While Wainwright grew up in Halifax in the 1970s where Lister wasn’t spoken of let alone celebrated, once she read a book about her in 1998 Wainwright “knew straight away that I wanted to write about her.” She started reading the diaries, including the sections written in a secret code, and had many of the volumes transcribed to faithfully create the source material for the show.

There is so much material, including revelations about Lister’s female lovers, that Wainwright is praying for a second season.

Suranne Jones and Wainwright had known each other for 10 years professionally and Jones read for and won the part, feeling some outrage that they hadn’t previously known more about this extraordinary woman. “It felt very immediate and exciting,” said Jones.

“Even on the page, the style of the period drama was so different from anything else I’d done — it was so modern, it had humor, it was accessible, it took you on a journey in a way I hadn’t felt before.”

Lister’s intelligence, self-confidence and her belief in her own sexuality feels groundbreaking — even today.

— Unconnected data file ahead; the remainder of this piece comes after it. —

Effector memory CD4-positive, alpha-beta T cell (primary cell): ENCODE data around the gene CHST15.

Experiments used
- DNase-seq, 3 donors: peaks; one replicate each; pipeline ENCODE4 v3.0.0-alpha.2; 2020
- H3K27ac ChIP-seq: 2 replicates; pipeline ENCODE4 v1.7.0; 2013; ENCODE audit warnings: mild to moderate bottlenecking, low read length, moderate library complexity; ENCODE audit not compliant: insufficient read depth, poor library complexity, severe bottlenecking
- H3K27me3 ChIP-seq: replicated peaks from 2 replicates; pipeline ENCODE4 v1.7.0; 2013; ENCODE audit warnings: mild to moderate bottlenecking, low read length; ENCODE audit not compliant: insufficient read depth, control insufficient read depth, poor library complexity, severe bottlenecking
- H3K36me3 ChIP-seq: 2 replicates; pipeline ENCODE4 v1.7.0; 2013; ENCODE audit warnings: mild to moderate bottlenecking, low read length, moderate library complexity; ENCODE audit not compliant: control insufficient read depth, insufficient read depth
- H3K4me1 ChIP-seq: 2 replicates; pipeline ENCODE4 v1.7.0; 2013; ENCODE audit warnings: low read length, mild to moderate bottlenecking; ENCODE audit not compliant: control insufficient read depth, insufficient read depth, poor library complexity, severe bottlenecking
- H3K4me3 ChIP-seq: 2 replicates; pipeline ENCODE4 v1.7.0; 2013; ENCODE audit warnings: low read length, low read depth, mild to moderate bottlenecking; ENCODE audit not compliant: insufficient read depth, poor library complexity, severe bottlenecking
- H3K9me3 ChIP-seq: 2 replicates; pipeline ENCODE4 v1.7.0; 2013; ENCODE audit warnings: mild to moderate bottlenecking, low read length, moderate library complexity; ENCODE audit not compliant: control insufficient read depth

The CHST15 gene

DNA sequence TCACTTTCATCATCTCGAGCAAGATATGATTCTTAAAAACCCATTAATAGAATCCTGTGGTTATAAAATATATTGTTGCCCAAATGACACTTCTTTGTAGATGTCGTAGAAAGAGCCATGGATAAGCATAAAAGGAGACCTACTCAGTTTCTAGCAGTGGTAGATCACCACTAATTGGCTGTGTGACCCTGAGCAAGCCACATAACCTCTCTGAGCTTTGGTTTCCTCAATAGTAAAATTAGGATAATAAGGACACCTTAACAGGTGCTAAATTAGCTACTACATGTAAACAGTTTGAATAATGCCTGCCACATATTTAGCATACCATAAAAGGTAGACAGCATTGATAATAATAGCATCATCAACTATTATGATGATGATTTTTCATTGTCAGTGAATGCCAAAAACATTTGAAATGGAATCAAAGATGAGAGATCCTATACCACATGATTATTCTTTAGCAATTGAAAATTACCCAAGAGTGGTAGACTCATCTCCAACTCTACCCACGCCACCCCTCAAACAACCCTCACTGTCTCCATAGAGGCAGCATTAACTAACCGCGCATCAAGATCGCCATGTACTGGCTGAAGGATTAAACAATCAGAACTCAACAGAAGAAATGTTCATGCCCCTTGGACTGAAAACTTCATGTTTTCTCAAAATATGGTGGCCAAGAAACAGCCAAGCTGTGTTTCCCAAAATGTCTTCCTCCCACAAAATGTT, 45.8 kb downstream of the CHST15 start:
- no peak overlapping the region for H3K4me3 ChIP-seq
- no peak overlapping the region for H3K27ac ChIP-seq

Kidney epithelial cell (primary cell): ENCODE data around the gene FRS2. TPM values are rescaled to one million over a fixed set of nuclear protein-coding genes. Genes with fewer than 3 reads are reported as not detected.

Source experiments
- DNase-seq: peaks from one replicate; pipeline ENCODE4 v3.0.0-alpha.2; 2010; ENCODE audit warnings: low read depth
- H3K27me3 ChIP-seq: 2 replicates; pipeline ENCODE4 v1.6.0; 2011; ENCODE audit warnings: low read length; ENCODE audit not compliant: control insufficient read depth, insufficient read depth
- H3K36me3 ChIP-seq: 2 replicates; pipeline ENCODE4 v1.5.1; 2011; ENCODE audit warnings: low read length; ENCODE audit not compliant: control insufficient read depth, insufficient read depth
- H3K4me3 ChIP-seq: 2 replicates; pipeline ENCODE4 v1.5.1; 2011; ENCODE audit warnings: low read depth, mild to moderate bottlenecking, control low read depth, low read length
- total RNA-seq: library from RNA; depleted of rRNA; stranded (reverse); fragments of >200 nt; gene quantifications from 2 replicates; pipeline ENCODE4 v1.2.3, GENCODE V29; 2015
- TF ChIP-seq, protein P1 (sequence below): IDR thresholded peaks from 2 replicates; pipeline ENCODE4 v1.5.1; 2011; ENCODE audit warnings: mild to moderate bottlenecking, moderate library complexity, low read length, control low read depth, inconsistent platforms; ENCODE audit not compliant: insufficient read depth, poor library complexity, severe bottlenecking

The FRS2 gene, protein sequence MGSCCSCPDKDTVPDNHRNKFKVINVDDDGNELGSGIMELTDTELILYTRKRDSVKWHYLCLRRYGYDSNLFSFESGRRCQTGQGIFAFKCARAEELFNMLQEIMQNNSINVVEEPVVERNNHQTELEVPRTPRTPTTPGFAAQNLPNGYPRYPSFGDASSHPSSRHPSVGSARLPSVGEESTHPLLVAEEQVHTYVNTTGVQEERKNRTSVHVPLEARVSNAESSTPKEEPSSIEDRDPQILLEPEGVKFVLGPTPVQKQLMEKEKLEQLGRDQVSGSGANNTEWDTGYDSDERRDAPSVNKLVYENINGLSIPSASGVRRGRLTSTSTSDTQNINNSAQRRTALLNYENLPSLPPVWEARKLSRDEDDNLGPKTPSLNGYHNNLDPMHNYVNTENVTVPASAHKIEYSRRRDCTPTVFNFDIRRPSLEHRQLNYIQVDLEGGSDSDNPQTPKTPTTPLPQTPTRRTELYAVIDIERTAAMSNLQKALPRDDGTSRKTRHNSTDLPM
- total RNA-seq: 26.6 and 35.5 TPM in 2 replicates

“Anne Lister was phenomenally intelligent. She had a fantastic mind and a really positive outlook on life. Life was for living, grabbing it by the balls and getting on with it,” says Wainwright. On set, filming at Shibden Hall, which was built in 1452, Wainwright said they “were conscious that we were walking in her footsteps.

This woman really did these things in these rooms, in this house. We were super-conscious of the privilege of being in this part of the world and this building that means so much to me.”

“She had really robust mental health, a really healthy sense of her own self-worth, and of her sexuality as well. She didn’t regard it as a burden or as a problem,” says Wainwright. “She accepted that was who she was and she had a really healthy attitude toward it.

She explored it. She knew she was different and she wanted to find out why she was like she was. She was as curious about that as she was about everything else in the world.”

“There was no blueprint for who she was,” says Jones. “There was no community. Lesbian wasn’t a word then, so she was just feeling her way and being authentic.

I find that amazing to have this robust mental health and to have the diary which she describes as: ‘What comfort my journal is.’ She could then live her life the way that she lived it. We know that in 1834 she married — albeit in secret — Ann Walker. I still find that mind-blowing.